Channels ▼


Putting Absolutely Everything in Version Control

Continuous delivery is the natural extension of continuous integration (CI). While the latter aims at running builds after each check-in to provide developers with immediate feedback, continuous delivery has a more sweeping goal. It seeks to build, test, and deploy the final executable with each check-in. (The deployment here is on test systems, not production.) The idea is that at all times a project has an executable deliverable that's known to be safe for deployment. It might not be feature-complete, but it is capable of running.

Continuous delivery is slowly overtaking CI at sites that embrace this form of agile development because it encourages useful best practices in many areas and it removes the problem of discovering unexpected defects during the deployment process. It also makes the team very familiar with deployment and removes the associated the moments of bated breath that deployment entails at sites that rely on traditional operations.

One best practice that is fundamental to continuous delivery is putting everything in the version control system. By "everything," I do mean everything. Here is an excerpt from the seminal text on continuous delivery: "Developers should use [version control] for source code, of course, but also for tests, database scripts, build and deployment scripts, documentation, libraries, and configuration files for your application, your compiler and collection of tools, and so on — so that a new member of your team can start working from scratch.

This is a radical position — how many of us put our compilers into a VCS? However, it solves a significant problem that arises rarely but can be terribly difficult: recreating old versions of the software. Most anyone who has done maintenance programming has had the experience of not being able to recreate a defect because a change in one of the tools makes the original binary irreproducible. This discipline also provides another benefit: The team can be certain that everyone is using the same set of documents and tools in development. There is no fear that team members overseas are using different requirements or a newer version of the compiler, etc. Everyone on the team is drawing from the same well.

However, fulfilling this mandate is no trivial task. At the recent Citcon conference in Boston, this topic came up for discussion in a session of CI aficionados. The first problem is that many development tools are not a simple binary with a few dynamic libraries, but rather, they rely on OS libraries and must be installed (especially on Windows) to run correctly. This can be remediated in part by use of virtual machines. Set up the OS and the tools as needed for the build automation in a VM, and then check-in the entire VM. This works well, but it requires that you also build the product in the VM, else you have two separate versions of the environment and they will inevitably get out of sync. (Linux and UNIX suffer less from this problem due to their lack of a registry. God bless the tool makers whose products place all the binaries and config files in a single directory!)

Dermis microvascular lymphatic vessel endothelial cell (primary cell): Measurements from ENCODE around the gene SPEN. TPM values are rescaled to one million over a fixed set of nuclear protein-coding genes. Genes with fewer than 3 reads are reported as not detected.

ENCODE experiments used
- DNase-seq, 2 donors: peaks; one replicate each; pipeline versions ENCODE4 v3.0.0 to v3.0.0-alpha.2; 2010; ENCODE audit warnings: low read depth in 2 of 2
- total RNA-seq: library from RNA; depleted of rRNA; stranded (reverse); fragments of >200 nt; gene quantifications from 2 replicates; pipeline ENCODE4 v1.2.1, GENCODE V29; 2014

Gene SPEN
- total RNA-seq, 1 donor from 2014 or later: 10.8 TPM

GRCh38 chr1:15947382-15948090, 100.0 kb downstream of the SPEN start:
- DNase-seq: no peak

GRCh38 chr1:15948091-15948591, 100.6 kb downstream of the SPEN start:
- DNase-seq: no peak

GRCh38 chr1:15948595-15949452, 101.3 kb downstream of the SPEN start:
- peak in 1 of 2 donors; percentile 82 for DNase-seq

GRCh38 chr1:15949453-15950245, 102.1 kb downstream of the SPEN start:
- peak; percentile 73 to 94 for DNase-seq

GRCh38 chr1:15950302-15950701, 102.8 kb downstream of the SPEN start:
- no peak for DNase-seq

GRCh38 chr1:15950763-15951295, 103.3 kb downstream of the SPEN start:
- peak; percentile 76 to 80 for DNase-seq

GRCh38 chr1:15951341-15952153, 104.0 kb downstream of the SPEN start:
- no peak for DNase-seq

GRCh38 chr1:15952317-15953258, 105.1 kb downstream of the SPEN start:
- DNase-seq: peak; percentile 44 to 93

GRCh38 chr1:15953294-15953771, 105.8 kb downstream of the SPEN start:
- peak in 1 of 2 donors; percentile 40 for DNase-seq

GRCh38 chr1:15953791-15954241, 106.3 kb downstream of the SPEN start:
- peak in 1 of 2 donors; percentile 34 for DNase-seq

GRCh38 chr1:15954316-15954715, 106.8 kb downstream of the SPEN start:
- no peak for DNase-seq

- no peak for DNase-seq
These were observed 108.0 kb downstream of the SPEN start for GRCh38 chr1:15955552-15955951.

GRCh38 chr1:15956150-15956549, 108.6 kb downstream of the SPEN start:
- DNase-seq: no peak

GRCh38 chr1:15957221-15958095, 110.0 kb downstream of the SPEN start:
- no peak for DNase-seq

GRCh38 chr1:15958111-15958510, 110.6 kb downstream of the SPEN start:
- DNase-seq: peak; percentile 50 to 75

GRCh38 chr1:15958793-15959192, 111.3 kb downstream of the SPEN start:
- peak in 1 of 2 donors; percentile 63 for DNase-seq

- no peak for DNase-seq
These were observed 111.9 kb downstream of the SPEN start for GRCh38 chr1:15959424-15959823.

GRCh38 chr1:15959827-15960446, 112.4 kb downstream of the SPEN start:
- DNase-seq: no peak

A more obscure problem is that not all VCSs handle binaries well. Git, for example, was designed as a pure SCM (rather than a VCS) and has known difficulty handling large projects or those with many binaries. (If you check-in tools and VMs, then your project will automatically be large in SCM terms.) In this realm, commercial products tend to excel. Perforce, especially, is known for having dedicated a lot of work to fast handling of binary files, especially on large projects.

Another challenge is the presence of passwords in scripts. This is partly offset because deployment in the continuous delivery model is to non-production systems, so that leaving passwords to non-production (that is, test systems) probably represents little risk. For other organizations, encryption can provide a solution.

Finally, I should note that even the book I quoted above recommends against storing the binaries generated by a build in the VCS. This makes sense, as binaries tend to be large and numerous, and the whole point of putting everything in the VCS is precisely to be able to recreate those same binaries at a future point.